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sustainably mobile

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Transport is an area in which CO2 emissions are not falling but continue to rise. Throughout Germany, traffic accounts for 25% of emissions, in BW it is 34%, in the district of Schwäbisch Halleven 58%.

In the case of cars, the main cause of the increase is not the increase in kilometers driven, but theever larger engines.

In addition, things like poor public transport and the lack of a speed limit on motorways play a role (among the other 10 countries worldwide without a speed limit there is not a single industrialized country, Germany is thus found in community with Afghanistan, Haiti, Myanmar, Nepal, North Korea and Somalia). The district is also one of the very few in which there are no stationary speed cameras and people therefore tend to drive faster than elsewhere.



Would you like to become active yourself right away?


Read the following tips on what each of us can do and what specific options we have in Hall. Take the"sustainably mobile" challengeshare and exchange ideas with other challenge participants in your group. Or chat in the forum without a challenge"sustainably mobile"with people from the area.


What can the individual do here?


The answer is complex:


1) Own mobility behavior

The most important point is the avoidance of motor vehicle traffic. Many superfluous distances are still covered: the parents' taxi to school, the car ride to the mailbox ... . Half of all car journeys are shorter than 5 km, i.e. a distance that can easily be covered by bicycle or, above all, by pedelec. By the way, we are also doing our health and fitness a big favor :).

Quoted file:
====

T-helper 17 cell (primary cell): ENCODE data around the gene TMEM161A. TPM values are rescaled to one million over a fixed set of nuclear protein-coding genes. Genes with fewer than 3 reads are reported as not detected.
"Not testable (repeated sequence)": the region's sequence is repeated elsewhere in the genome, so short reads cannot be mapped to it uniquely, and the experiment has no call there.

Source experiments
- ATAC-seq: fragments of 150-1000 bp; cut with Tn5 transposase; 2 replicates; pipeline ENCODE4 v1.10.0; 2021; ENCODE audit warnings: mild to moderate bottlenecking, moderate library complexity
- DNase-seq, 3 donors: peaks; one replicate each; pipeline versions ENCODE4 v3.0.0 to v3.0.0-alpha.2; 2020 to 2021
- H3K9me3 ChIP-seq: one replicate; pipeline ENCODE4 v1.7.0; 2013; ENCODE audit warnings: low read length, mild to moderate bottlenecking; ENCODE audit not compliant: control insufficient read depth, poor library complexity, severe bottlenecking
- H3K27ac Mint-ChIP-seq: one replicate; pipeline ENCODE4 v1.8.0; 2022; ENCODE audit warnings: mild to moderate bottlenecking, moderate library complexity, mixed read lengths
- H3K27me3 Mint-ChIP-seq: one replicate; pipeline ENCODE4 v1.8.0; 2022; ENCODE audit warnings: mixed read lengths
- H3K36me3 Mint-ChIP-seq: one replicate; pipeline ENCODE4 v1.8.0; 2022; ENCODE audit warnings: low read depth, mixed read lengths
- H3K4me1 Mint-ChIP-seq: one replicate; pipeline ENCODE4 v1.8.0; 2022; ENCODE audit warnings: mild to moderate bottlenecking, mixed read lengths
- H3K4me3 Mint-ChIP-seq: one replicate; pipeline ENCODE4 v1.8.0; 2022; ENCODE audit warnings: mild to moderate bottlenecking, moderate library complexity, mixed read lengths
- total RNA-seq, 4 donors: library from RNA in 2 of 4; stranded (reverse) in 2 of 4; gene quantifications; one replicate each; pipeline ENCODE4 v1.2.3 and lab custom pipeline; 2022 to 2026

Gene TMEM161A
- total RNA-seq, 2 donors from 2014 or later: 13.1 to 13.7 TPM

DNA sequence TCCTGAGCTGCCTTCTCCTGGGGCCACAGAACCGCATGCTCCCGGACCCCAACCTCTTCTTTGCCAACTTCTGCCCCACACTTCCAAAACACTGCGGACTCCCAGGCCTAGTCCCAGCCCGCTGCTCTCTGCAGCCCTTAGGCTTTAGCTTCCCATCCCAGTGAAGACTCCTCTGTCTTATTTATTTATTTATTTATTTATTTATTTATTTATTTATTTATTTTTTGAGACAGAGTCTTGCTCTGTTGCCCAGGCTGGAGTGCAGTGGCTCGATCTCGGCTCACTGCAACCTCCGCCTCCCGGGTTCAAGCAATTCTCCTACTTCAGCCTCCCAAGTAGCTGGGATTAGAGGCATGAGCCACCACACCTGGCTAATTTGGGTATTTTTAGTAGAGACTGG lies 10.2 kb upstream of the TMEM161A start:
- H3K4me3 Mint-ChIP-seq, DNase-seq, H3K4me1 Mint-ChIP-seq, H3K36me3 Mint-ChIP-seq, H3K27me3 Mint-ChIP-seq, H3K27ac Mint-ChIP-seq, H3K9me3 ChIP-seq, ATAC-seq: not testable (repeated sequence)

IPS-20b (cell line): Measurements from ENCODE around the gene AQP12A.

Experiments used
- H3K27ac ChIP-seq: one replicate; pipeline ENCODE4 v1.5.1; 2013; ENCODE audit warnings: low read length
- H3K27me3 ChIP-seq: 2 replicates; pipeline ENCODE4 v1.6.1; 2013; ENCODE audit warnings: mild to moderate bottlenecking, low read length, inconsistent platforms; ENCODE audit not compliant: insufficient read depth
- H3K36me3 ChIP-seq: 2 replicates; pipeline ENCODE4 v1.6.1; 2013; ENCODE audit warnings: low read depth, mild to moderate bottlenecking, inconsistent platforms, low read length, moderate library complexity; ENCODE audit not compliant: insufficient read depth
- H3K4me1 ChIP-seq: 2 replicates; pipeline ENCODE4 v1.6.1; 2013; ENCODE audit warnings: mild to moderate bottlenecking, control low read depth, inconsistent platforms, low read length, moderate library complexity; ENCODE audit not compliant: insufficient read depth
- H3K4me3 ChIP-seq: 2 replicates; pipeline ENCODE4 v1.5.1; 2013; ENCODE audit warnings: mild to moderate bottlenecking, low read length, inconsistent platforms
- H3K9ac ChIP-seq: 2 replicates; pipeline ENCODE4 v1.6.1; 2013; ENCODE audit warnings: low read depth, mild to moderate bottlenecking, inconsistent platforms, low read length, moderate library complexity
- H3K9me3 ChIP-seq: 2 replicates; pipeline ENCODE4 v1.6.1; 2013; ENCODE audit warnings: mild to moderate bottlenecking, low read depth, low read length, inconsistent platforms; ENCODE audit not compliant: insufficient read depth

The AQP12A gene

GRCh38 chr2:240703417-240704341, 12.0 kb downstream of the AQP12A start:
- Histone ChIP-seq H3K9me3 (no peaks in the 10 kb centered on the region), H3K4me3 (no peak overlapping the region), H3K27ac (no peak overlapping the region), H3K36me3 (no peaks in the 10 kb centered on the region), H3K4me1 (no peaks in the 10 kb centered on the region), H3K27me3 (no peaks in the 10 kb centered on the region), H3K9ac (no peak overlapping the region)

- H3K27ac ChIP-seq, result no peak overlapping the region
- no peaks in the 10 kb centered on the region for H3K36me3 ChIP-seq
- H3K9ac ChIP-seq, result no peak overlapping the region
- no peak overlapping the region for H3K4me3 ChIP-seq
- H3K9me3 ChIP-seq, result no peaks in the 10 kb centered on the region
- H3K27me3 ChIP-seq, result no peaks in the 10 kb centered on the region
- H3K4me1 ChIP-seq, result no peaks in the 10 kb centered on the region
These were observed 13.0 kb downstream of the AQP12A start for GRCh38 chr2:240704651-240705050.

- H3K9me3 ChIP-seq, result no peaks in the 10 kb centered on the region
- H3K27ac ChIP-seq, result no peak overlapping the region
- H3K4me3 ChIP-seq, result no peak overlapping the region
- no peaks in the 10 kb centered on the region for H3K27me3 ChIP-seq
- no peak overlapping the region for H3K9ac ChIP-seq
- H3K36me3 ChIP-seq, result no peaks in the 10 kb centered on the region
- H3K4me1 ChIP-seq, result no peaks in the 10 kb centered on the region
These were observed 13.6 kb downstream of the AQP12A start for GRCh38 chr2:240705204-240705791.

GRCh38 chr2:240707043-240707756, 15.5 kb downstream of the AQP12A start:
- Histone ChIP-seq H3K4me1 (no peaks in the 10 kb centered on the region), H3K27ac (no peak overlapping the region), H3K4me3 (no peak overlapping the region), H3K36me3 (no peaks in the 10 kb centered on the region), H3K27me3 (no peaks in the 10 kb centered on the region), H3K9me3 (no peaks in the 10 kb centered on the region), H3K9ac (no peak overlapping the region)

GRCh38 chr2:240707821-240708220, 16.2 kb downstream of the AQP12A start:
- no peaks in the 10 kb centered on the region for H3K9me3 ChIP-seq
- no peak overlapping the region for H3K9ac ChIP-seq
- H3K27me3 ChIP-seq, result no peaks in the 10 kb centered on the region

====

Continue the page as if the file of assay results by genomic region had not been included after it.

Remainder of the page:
2) Use of public transport

Public transport in the district has gotten better and better in recent years and offers many alternatives. thetimetablesis available online for download.


For BW is also the app:movesvery helpful with all timetables.


3) Acquisition of a suitable means of transport

For as long as there have been pedelecs, the bicycle has been a good means of local transport, even in hilly areas. There are also special e-cargo bikes for large purchases and the like - the so-called "cooker mule" can be borrowed free of charge from the tourist office.


Given that increasing CO2 emissions are largely due to larger engines and heavier cars (particularly SUVs), it's worth considering whether a car of this size is actually needed. An average car stands still for more than 23 hours a day and drives about 35 km in 45 minutes. If you want to save unnecessary emissions, you should choose your car as small as possible.


That's why e-cars don't solve many traffic problems either: They need the same space and are in competition with other electricity consumers when it comes to consuming (green) electricity: What's the use if all cars drove with green electricity, but industry and other electricity consumers continued to use coal electricity use, because the green electricity drives the cars. E-cars are a typical transitional or supplementary technology